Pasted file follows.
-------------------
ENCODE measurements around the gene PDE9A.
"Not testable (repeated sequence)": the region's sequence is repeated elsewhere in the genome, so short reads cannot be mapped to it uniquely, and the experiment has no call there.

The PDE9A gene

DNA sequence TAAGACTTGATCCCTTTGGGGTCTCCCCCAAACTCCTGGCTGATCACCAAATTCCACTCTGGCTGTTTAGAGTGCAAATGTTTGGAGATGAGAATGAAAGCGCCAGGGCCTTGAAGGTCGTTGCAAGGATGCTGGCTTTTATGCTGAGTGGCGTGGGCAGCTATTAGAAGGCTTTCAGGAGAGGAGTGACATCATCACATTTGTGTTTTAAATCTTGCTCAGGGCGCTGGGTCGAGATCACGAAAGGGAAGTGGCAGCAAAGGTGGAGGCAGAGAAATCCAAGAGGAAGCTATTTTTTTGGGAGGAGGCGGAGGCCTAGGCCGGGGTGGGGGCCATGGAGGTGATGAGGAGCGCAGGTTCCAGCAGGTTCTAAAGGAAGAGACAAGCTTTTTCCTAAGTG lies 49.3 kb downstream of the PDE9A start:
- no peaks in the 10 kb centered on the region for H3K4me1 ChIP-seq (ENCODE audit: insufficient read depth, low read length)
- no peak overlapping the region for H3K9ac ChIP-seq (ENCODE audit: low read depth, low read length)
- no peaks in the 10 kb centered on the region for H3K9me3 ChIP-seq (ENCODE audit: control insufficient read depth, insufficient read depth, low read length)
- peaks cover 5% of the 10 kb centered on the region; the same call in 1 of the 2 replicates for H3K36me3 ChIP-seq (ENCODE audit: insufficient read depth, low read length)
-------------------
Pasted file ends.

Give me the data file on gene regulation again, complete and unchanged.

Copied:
ENCODE measurements around the gene PDE9A.
"Not testable (repeated sequence)": the region's sequence is repeated elsewhere in the genome, so short reads cannot be mapped to it uniquely, and the experiment has no call there.

The PDE9A gene

DNA sequence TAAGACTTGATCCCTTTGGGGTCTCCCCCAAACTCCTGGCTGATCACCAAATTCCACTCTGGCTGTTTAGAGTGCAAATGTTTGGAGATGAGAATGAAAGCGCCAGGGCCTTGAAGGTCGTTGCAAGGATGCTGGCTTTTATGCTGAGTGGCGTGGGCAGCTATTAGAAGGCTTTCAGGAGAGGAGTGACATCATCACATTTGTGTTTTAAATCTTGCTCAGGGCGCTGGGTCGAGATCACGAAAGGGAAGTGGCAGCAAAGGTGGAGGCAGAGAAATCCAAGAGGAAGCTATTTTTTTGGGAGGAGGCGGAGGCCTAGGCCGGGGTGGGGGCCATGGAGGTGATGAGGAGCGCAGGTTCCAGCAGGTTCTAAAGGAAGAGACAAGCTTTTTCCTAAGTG lies 49.3 kb downstream of the PDE9A start:
- no peaks in the 10 kb centered on the region for H3K4me1 ChIP-seq (ENCODE audit: insufficient read depth, low read length)
- no peak overlapping the region for H3K9ac ChIP-seq (ENCODE audit: low read depth, low read length)
- no peaks in the 10 kb centered on the region for H3K9me3 ChIP-seq (ENCODE audit: control insufficient read depth, insufficient read depth, low read length)
- peaks cover 5% of the 10 kb centered on the region; the same call in 1 of the 2 replicates for H3K36me3 ChIP-seq (ENCODE audit: insufficient read depth, low read length)